I discovered Georgette Heyer’s novels about four years ago and was very excited. Her novels reminded me of Jane Austen’s and I soon discovered that each novel I picked up seemed to be even better than the previous novels. I became curious about Georgette Heyer herself. She was an extremely private person and not much information is known about her. I jumped at a chance to read and review a biography of one of my favorite authors.

The biography, The Private World of Georgette Heyer, was first published in 1984 by author and fan Jane Aiken Hodge. This was just 10 short years after Heyer’s death, which allowed Hodge to be able to interview surviving family and friends for her biography, as well as to review and include letters from the ultra private Heyer herself. Heyer first became a published author at the age of nineteen.

Heyer famously deflected any attention while she was alive and soon had an alias when she married Ronald Rougier. She did not consent to interviews, meeting fans, or any sort of press. This would make it rather difficult to construct a biography, but Hodge achieves it by looking through Heyer’s publications. Georgette Heyer had said that you could find her by looking through her works, and indeed you can. Hodge makes a good illustration of what was going on in Heyer’s life when she wrote each of her novels.

Georgette Heyer started with historical fiction, but also wrote some contemporary novels and mysteries at the beginning of the career. I was intrigued by the summaries of the contemporary novels that were later suppressed. I would LOVE to read them. I hope they will be released one of these days. Heyer dedicated herself to meticulous research and became the expert on all things Regency. She found her most success with her regency romantic novels, and took it upon herself to make sure all facts found within them were accurate. She also seemed to enjoy finding colloquial phrases for her characters to use. Reading about her dedication for accuracy in these phrases made me appreciate them in her novels much more than I had previously. I was amazed reading about her research library in her home and wish I could have seen it for myself.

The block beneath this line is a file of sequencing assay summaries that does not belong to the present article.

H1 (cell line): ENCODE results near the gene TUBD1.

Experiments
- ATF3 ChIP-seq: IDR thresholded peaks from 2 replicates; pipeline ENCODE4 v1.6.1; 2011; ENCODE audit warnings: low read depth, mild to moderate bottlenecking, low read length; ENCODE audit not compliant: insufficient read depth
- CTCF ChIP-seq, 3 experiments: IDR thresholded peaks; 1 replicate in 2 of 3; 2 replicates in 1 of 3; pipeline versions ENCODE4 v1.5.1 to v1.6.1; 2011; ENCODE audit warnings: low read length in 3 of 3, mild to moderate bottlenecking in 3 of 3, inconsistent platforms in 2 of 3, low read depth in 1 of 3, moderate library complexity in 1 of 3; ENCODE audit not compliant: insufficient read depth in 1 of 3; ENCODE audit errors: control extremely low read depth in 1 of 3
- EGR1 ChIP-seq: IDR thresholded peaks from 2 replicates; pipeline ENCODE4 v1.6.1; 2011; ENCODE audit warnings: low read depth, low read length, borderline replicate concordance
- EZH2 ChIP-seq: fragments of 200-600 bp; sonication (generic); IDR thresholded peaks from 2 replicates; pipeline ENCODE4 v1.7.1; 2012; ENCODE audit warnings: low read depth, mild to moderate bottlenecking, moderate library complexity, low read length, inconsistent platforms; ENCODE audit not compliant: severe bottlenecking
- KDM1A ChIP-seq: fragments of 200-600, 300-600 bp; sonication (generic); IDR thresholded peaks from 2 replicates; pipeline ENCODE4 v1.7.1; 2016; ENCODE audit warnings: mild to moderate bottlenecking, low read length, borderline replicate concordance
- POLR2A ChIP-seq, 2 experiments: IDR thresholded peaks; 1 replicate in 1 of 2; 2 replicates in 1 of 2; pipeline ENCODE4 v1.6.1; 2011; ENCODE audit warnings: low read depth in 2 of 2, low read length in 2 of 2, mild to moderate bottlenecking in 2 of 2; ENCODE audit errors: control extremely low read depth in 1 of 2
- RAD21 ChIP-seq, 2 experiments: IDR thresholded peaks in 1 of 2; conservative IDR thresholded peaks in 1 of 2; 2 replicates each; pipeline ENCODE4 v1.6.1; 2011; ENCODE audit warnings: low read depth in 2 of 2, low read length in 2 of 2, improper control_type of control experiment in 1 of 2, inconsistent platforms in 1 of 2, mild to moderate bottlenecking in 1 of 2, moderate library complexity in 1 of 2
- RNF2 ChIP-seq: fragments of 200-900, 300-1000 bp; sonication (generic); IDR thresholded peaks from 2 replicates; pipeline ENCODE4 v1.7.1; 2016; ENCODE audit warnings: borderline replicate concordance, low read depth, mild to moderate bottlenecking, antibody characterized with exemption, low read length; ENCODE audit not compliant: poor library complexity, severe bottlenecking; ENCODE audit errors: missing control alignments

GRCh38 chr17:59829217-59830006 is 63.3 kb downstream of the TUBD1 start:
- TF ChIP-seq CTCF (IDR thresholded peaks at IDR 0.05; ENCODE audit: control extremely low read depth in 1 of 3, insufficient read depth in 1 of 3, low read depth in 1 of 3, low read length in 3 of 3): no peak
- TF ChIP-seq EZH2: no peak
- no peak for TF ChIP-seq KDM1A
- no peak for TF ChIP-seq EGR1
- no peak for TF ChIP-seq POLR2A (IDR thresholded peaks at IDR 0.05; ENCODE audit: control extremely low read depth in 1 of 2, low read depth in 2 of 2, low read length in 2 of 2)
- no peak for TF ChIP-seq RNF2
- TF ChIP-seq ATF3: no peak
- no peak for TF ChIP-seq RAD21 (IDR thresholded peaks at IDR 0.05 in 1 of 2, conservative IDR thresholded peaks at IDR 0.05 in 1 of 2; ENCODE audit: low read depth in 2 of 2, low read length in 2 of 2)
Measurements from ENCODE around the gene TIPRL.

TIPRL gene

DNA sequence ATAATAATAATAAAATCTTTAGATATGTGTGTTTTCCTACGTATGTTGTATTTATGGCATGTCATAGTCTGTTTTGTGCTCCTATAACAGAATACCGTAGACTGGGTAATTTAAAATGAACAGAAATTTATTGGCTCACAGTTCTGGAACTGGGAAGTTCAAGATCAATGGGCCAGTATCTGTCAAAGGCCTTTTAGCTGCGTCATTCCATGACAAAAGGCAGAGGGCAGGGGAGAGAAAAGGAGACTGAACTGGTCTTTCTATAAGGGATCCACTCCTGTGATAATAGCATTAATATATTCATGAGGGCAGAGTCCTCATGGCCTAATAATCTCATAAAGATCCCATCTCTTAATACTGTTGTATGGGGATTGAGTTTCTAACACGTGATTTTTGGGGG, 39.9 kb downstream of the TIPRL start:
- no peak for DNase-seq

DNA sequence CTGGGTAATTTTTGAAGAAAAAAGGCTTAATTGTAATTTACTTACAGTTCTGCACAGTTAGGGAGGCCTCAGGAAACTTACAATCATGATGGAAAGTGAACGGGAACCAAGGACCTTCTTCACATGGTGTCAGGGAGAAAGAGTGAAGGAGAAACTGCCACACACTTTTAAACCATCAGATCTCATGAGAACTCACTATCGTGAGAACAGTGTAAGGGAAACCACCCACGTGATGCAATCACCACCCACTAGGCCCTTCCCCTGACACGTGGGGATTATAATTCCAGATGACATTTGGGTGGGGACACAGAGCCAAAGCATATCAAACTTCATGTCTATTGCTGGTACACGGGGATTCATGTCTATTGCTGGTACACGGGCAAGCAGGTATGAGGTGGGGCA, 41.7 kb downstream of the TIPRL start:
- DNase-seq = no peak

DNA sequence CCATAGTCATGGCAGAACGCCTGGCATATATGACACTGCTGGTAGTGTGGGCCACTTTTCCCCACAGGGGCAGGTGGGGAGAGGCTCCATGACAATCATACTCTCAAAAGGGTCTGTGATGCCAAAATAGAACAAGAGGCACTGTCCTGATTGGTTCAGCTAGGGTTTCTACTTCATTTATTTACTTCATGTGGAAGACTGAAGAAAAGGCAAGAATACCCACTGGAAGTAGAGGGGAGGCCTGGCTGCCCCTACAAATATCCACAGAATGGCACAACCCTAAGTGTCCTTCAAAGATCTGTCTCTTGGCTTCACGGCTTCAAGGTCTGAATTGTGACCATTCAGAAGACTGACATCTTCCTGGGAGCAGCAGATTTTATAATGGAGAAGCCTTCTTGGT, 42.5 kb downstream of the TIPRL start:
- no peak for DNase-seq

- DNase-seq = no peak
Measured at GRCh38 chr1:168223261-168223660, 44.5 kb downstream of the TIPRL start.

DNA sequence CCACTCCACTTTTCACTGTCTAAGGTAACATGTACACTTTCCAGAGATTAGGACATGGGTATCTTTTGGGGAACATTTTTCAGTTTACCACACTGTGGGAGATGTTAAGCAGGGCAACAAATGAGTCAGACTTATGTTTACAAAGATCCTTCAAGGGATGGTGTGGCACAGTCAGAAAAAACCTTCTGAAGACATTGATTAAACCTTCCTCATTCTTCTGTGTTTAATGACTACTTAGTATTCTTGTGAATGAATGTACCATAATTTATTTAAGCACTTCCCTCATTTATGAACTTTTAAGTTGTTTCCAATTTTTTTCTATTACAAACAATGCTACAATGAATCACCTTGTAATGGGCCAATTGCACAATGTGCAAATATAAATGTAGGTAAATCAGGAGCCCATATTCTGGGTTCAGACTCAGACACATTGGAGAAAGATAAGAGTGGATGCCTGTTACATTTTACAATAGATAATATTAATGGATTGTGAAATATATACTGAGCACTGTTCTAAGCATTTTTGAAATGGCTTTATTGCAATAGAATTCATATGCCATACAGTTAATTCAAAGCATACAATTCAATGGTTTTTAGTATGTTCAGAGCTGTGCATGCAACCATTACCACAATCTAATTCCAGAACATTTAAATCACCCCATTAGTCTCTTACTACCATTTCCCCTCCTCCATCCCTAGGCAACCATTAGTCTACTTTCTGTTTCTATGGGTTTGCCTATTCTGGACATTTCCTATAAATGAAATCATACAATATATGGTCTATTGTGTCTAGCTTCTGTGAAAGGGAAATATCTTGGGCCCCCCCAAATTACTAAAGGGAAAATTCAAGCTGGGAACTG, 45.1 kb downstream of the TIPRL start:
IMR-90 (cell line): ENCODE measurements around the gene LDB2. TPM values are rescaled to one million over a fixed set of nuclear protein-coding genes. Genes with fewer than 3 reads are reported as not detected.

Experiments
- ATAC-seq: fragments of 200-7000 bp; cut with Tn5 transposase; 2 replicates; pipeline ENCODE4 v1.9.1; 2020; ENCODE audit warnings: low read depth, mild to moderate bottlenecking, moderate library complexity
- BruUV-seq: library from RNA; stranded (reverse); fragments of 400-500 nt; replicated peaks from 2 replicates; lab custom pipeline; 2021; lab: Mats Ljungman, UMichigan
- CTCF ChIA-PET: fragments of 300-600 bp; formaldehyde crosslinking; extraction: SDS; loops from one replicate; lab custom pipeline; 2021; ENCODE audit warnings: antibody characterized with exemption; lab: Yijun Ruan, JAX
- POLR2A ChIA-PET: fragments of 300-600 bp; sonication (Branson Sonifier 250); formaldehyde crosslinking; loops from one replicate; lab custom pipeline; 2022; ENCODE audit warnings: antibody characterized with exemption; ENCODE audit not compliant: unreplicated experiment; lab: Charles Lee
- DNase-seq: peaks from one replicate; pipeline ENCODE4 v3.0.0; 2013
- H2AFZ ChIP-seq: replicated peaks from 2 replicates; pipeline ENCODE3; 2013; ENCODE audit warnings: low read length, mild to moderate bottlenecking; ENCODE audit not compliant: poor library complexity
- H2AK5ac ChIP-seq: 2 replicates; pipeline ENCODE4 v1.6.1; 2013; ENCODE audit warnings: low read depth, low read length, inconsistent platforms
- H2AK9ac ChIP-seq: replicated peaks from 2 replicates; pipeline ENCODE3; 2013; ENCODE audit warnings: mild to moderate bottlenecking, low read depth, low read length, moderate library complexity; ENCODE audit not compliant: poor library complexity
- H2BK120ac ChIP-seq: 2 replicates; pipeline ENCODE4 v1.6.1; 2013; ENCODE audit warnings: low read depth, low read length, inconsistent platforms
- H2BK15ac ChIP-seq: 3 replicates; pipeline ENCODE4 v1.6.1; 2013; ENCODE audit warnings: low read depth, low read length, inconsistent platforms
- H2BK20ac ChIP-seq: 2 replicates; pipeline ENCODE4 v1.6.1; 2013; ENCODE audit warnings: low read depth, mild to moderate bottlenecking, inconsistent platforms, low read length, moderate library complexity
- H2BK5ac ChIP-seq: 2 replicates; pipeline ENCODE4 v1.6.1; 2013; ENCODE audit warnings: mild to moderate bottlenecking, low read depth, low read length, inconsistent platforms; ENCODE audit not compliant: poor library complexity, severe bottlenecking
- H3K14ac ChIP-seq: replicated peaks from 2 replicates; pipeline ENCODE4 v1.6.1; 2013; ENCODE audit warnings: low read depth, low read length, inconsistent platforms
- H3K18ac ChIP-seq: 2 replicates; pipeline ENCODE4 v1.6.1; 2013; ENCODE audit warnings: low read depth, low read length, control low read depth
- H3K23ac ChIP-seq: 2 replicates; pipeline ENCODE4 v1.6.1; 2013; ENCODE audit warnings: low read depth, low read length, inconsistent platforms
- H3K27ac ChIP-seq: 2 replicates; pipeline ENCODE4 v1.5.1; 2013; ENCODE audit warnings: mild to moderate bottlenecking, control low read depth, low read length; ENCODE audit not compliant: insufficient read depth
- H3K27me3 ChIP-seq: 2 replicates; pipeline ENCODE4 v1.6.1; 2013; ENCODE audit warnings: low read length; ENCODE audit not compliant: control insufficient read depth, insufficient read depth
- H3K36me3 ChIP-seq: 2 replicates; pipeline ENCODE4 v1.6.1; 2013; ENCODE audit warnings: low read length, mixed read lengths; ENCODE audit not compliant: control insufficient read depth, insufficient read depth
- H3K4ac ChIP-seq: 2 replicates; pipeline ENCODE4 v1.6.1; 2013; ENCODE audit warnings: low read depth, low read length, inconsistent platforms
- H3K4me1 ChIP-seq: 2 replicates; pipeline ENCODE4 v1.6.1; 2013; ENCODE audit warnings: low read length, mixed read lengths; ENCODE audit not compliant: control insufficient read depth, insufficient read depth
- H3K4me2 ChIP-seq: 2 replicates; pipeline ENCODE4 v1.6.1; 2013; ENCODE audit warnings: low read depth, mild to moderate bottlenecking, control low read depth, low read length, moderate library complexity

Heyer battled with plagiarist and tax collectors for most of her life. It really made me angry that authors so blatantly stole her works, but she wasn’t able to do anything about it as it would cause too much publicity.

The Private World of Georgette Heyer is a book I want to reread and keep by my side for reference as I continue to read Heyer’s works. I really enjoy the illustrations throughout the text which showed many of the sources that Heyer used for illustrations of period garb, carriages, etc.

Book Source: Advance Review Copy from Sourcebooks. Thank-you!

Wednesday, August 24, 2011

"Flight" - The Steinbeck Classics Circuit Tour




I am honored to be a part of the The Classics Circuit Tour on literary master, John Steinbeck. I have read and enjoyed several of his novels including East of Eden, Of Mice and Men, and The Red Pony. I must admit that I had a love/hate (mostly hate) relationship with The Grapes of Wrath in high school. I really need to reread it again now that I'm older .. . but I just can't quite convince myself!

I enjoyed Steinbeck's story "Flight" in high school, college, and in several short story collections I've read since then. In order to prepare myself for this tour, I reread the story and also looked for my review that I typed up for my American Literature class in at Michigan Technological University back in 1999. I loved American Lit as we had an awesome professor. As part of the class, you had to write a brief summary of each story/poem/book that we read in class. I enjoyed doing it and it was part of the reason I wanted to start my blog many years later. I enjoyed my impressions from 1999 and decided that my retro review would be interesting to post . . .

Flight Review from 1999

Steinbeck was a writer that carried on the naturalistic tradition from the previous century. In other words, he wrote about how a person’s life is shaped by the world in which they live in, that there is nothing that one can do to stop events from occuring, and that nature is indifferent. I believe that these are all characteristics in Steinbeck’s story, “Flight,” and in his novel, The Grapes of Wrath.

Even the beginning of Steinbeck’s story, “Flight” seemed reminiscent of earlier naturalist authors such as Ambrose Bierce and Stephan Crane in that in each of their stories, they start by setting up a scene with complete and vivid description. I really like this as it allow the reader to understand what naturalistic environment the main character is coming from. In “Flight,” the beginning scenery sets up the fact that Pepe`, the main character has come from a poor, and harsh environment.